Posted by Joel Martinsen on Saturday, August 23, 2008 at 5:37 PM
Lin Miaoke in her breakout performance
The Global Language Monitor, a Texas-based organization whose biggest claim to fame is its dubious pursuit of the millionth word in the English language (they're up to 996,341 right now), recently released its latest analysis of the media buzz surrounding various Olympic personalities.
Michael Phelps topped the list, and Yao Ming was #3, but second place belonged not to an athlete but to Lin Miaoke, the girl in the red dress who lip-synched "Ode to the Motherland" at the opening ceremonies.
The top headline of this evening's Mirror announces these results, but something seems to be missing:
Headline in the Mirror for 23 August
No mention whatsoever of why the world's English-language media has lavished so much attention on Lin. And while the article makes a point of noting gymnast that Cheng Fei (17) and hurdler Liu Xiang (18) made the list, it neglects to report that Yang Peiyi, who actually sang the song Lin performed, ranks #15.
A sidebar to the article cites four foreign newspaper reports about Lin and her breathtaking performance:
¤ From Singapore's Lianhe Zaobao:
The editorial by Zhang Xiang, which analyzes the opening ceremony as part of China's soft power strategy, has been taken down from the Zaobao site. It can be found on DW News.
¤ From the Sing Tao Daily (US):
The paper was quoting Wu Guobao, head of the San Francisco chapter of the National Association for China's Peaceful Unification, who attended the event at the Bird's Nest.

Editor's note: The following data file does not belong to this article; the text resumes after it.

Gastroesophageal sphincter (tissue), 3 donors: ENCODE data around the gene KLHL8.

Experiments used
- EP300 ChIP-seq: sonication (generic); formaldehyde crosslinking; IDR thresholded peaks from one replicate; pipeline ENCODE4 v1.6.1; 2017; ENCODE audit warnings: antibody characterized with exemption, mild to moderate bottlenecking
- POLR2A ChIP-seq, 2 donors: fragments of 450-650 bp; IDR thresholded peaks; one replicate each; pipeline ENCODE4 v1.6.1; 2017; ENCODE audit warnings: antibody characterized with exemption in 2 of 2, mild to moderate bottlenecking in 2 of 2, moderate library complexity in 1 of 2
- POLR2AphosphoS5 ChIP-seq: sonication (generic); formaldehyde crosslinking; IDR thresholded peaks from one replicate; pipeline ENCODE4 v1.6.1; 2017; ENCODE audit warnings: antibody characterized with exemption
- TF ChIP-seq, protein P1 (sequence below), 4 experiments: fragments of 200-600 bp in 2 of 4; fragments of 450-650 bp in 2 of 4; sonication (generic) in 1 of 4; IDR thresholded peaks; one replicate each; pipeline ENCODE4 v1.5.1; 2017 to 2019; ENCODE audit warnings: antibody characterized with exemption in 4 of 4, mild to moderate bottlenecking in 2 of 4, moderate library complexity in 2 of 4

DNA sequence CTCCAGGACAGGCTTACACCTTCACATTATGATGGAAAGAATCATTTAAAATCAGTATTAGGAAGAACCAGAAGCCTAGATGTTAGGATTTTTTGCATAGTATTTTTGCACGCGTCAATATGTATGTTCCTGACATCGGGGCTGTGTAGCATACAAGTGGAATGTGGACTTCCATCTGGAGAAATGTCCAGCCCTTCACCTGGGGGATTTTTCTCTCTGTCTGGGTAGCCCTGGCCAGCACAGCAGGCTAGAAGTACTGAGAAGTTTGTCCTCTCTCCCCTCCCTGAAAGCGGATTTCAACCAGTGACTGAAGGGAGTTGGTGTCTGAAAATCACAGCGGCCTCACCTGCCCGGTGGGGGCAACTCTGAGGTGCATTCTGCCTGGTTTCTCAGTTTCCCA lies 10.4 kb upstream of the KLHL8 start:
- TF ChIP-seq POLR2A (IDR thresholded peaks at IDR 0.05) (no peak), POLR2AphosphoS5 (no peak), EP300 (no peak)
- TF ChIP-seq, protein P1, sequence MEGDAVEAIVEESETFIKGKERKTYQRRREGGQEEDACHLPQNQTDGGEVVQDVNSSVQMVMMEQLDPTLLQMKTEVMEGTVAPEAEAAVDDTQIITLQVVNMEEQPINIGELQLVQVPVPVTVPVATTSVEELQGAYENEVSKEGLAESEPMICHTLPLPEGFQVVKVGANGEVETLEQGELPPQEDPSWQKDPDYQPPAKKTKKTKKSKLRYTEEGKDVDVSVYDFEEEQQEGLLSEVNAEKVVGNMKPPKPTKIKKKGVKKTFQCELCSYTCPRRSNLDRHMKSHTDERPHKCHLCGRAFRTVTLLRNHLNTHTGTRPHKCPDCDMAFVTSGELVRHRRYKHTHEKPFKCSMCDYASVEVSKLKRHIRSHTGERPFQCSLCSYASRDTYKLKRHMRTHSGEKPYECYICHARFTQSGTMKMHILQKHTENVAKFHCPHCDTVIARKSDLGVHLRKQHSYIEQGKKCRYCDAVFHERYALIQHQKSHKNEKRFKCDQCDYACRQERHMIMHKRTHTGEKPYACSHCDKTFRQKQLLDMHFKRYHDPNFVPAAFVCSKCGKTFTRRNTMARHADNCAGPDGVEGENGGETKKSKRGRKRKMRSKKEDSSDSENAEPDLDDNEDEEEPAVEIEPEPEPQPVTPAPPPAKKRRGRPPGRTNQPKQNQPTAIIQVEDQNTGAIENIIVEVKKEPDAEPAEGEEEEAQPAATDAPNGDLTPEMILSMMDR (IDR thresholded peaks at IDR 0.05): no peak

¤ From the Times (UK):
What the Times actually said, in the infamous "crooked teeth" article:
¤ From the New York Times:
Oh, wait. That's not from the New York Times at all. It's actually a line from a Netease report that just happens to mention that the newspaper put a photo of Lin on the cover.
One thing's for sure: some things we're just not meant to talk about.
Your search results may involve material that is not in accord with relevant laws, regulations, and policies, and have not been displayed.
Links and Sources
Jobs in China
Henry on The Eurasian Face
Caroline W on Big in China
Michael on Julia Lovell on translating Lu Xun's complete fiction: "His is an angry, searing vision of China"
Brandon K. on Clueless academic takes on popular fantasy novels
China Media Timeline
Major media events over the last three decades
Danwei Model Workers
The latest recommended blogs and new media
Books on China
The Eurasian Face : Blacksmith Books, a publishing house in Hong Kong, is behind The Eurasian Face, a collection of photographs by Kirsteen Zimmern. Below is an excerpt from the series:
Big in China: An adapted excerpt from Big In China: My Unlikely Adventures Raising A Family, Playing The Blues and Becoming A Star in China, just published this month. Author Alan Paul tells the story of arriving in Beijing as a trailing spouse, starting a blues band, raising kids and trying to make sense of China.
Pallavi Aiyar's Chinese Whiskers: Pallavi Aiyar's first novel, Chinese Whiskers, a modern fable set in contemporary Beijing, will be published in January 2011. Aiyar currently lives in Brussels where she writes about Europe for the Business Standard. Below she gives permissions for an excerpt.
Front Page of the Day
A different newspaper every weekday
From the Vault
Classic Danwei posts
+ Korean history doesn't fly on Chinese TV screens (2007.09): SARFT puts the kibbosh on Korean historical dramas.
+ Religion and government in an uneasy mix (2008.03): Phoenix Weekly (凤凰周刊) article from October, 2007, on government influence on religious practice in Tibet.
+ David Moser on Mao impersonators (2004.10): I first became aware of this phenomenon in 1992 when I turned on a Beijing TV variety show and was jolted by the sight of "Mao Zedong" and "Zhou Enlai" playing a game of ping pong. They both gave short, rousing speeches, and then were reverently interviewed by the emcee, who thanked them profusely for taking time off from their governmental duties to appear on the show.